ECS board OKs Cyclone Center funding, tables lease

By Thomas Wilson
star staff

  Elizabethton City Schools' Early Childhood Learning Program has new life, new dollars and a new home in the Elizabethton Boys and Girls Club.
  The ECS Board of Education voted 4-0 at Thursday night's meeting approving a grant through the Tennessee Department of Education that appropriates $195,000 in funding for the Early Childhood Program. While not fully funding the program, the grant marks an increase in state funding over previous years.
  "This grant does not fully fund the Cyclone Center," ECS Superintendent Dr. David Roper told board members. "It comes closer to doing it than we have in the past because it is more money."
  The program offers pre-kindergarten education to dozens of city and county children including special education services and free breakfast meals. Formerly housed in an office building on Bemberg Avenue owned by Mountain States Health Alliance, the program's Cyclone Center home was forced to relocate when MSHA ended the lease to open up physicians practice space.
  The grant requires the school system to pony up matching dollars totaling $207,261. The program's additional funds come from a combination of state and federal money including grants and Title I dollars. The grant assists paying salaries, leasing costs, and employee benefits and taxes incurred from the program. The contract extends from July 1 to June 30, 2005.
  A lease agreement on Thursday's agenda between the school system and the Boys and Girls Club will likely wait until next month's board meeting before winning approval. Board members Catherine Armstrong and Dr. Jonathan Bremer requested the opportunity to review the 30-page lease between the school system and the club before approving the agreement. Of the four board members present, only board chairman Dr. Bob Sams said he had reviewed the lease.
  "I don't think we should ask the board to vote on it unless we know what's in it," said Bremer. "If you are voting on the document, you want to know what is in the document."
  A motion made by Armstrong and seconded by Bremer to table the resolution failed when Sams and vice chair Judy Richardson voted against it. The resolution then failed when the board deadlocked 2-2 with Armstrong and Bremer voting against approving the lease.
  Roper said the lease agreement essentially mirrored the existing agreement the system had with MSHA. Annual rent under the occupancy lease with the club including pro rated utility costs was estimated at $38,431.
  Program director Adeline Hyder said the lease had been signed with the club providing custodial services and permitting equipment storage for the program. She said additional smoke alarms and an inspection for the presence of asbestos in the new site were the remaining issues facing the system before moving into the new space.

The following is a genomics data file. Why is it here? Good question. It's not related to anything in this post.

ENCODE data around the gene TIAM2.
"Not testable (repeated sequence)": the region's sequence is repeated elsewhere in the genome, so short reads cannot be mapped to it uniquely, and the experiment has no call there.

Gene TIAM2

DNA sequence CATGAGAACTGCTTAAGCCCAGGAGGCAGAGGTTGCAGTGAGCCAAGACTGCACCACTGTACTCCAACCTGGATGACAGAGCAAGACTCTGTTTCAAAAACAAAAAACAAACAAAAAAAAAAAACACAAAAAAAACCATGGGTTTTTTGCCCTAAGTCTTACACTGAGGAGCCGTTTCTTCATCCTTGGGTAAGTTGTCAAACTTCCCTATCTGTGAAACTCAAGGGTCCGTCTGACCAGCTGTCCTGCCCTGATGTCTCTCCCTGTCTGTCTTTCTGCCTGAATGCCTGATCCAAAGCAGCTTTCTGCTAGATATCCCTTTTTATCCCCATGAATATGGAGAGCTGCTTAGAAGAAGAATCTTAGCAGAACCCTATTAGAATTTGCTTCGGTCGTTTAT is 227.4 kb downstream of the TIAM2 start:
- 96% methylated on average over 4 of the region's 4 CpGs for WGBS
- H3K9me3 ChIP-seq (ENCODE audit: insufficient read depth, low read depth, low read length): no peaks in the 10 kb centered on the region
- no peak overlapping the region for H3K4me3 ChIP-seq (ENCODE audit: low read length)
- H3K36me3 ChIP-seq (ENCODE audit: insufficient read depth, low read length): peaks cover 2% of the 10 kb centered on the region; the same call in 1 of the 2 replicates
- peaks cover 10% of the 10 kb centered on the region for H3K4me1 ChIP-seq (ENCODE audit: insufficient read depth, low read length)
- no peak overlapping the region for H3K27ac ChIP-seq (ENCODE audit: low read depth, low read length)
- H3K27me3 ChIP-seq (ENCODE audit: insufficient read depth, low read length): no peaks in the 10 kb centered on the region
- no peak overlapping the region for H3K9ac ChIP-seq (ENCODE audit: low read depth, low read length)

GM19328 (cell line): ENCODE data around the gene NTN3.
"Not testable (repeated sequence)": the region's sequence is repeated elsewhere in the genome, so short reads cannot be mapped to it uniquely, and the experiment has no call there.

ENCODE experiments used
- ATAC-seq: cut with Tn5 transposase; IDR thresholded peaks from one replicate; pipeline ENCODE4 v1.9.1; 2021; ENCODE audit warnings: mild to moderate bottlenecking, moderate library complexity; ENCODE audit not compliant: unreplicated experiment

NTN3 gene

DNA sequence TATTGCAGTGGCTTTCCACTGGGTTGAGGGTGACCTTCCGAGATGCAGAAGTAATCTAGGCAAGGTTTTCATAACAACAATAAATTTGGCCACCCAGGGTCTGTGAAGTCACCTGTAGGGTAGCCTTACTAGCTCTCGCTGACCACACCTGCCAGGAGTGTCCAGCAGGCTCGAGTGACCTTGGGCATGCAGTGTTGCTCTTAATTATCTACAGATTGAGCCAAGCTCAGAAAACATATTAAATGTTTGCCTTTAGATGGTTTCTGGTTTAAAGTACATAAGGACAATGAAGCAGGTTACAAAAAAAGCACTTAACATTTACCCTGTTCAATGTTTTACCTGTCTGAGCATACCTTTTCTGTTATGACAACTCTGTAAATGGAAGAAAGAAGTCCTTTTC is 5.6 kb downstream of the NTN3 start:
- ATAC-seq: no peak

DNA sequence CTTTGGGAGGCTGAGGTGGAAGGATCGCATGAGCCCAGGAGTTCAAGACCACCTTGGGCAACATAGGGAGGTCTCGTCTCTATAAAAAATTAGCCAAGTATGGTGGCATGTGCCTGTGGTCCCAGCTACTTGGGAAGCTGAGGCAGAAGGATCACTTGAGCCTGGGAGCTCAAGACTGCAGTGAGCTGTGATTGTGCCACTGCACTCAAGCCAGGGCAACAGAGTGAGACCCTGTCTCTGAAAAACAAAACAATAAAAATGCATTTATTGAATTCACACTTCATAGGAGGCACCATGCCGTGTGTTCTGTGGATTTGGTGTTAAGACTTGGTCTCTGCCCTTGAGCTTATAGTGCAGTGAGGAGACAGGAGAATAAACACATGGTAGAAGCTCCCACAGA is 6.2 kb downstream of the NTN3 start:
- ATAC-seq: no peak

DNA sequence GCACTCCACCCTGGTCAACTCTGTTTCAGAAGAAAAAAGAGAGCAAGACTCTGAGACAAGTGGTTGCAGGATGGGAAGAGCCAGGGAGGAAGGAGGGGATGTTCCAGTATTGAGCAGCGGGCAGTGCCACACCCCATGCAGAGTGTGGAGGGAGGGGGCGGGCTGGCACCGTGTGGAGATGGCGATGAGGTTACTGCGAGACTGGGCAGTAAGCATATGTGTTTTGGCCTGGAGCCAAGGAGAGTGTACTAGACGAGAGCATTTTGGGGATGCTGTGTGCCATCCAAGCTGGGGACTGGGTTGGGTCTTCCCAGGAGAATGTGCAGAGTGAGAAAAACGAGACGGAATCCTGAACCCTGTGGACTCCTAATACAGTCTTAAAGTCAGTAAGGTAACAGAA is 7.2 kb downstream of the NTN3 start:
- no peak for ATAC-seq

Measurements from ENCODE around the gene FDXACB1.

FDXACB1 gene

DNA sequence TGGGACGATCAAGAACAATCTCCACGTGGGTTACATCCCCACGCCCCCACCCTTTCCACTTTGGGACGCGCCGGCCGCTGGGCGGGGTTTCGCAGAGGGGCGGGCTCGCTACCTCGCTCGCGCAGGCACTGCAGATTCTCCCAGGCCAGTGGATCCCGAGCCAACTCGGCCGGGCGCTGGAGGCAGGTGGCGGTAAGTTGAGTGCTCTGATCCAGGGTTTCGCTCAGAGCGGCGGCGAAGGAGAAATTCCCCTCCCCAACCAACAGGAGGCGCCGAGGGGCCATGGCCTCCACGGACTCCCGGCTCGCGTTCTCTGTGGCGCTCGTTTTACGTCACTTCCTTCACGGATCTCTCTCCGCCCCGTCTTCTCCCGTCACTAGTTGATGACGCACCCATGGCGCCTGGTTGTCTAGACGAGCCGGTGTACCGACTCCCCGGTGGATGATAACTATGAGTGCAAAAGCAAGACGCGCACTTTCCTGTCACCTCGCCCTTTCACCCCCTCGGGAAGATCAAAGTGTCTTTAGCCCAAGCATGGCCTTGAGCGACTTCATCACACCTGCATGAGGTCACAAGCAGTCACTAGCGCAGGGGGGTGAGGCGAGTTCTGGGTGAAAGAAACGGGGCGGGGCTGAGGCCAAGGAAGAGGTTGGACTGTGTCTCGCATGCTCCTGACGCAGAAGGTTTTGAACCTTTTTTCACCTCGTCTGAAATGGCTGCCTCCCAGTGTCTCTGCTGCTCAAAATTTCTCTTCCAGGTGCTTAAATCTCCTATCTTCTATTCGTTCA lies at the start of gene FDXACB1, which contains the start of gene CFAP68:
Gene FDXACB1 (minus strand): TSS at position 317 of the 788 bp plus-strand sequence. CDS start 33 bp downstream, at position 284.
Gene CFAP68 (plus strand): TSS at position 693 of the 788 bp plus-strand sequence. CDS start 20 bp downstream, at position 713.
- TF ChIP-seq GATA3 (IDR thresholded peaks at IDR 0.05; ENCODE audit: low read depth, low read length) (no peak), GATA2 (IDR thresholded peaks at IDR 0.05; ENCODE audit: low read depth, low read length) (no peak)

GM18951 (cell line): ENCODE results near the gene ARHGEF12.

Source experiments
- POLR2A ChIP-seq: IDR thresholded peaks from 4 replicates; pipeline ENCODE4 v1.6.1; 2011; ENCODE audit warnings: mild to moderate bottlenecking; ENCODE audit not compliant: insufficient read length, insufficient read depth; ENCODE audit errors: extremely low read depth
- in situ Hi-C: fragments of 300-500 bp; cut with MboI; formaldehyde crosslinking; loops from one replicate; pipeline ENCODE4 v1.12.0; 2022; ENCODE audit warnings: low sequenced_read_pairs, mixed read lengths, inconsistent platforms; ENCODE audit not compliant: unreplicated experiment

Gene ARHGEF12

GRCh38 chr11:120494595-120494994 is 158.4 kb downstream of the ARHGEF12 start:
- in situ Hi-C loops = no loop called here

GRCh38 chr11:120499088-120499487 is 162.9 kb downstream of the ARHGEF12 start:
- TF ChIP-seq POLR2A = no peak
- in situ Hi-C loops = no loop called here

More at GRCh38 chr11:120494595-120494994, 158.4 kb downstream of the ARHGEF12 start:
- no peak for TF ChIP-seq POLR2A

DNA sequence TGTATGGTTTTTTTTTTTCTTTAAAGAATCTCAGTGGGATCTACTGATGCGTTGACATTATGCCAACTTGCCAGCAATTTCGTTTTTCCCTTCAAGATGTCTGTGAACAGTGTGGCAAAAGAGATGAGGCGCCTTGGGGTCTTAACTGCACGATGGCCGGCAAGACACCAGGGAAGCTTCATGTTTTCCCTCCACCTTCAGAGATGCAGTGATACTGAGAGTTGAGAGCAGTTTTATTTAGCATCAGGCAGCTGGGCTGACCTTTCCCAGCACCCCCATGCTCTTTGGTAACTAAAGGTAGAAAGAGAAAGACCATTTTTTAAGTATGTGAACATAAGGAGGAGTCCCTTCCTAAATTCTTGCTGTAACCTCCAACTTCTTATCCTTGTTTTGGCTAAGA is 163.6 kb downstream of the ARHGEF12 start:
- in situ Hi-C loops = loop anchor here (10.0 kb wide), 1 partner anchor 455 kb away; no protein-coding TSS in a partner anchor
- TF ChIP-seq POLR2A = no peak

Roper said after the meeting that the delay should not affect the program's ability to open before the new school year begins.
  "Fortunately, the students at the Cyclone Center do not start as early as other students," he said. "Hopefully, it will give us some of time to get board approval."
  In other business, the board also opted to reconsider a resolution that its own state association opined was passed improperly at its June 17 meeting. At that meeting, a resolution to adopt a monthly schedule to review existing board policies came to a vote with only Armstrong, Sams and Richardson in attendance. The board voted 2-1 with Armstrong voting no on the resolution.
  While other board members felt the measure was approved, Armstrong argued the resolution did not pass and the vote violated state law since a majority of the entire board, not just a majority of the quorum present, did not approve it. In a letter to Armstrong and the board, Tennessee School Boards Association legal analyst Vickie P. Hall referencing state law wrote that in order for a school board to transact business, a legitimate vote required the majority of the total board membership and not a merely majority of members present.
  The board voted 3-1 Thursday night approving the resolution with Armstrong voting no.
  Roper also announced his selections for newly defined administrative positions in the system's central office. Hyder, the system's current director of vocational education, will add oversight of federal programs and early learning services to her job description.
  Interim director of curriculum Patrick Little was named director of special education, testing and guidance services while John Hutchins moves from his post as principal at Harold McCormick Elementary to director of professional, administrative, and community services.
  "It was a hard place to leave," said Hutchins of his move from the school to the central office. "The parents and the staff were wonderful and I know being there made me a better person."
  Roper announced plans in June to restructure the ECS central office and consolidate several administrative responsibilities into three existing administrative positions. The principal's position at Harold McCormick is now posted for applicants with the school system.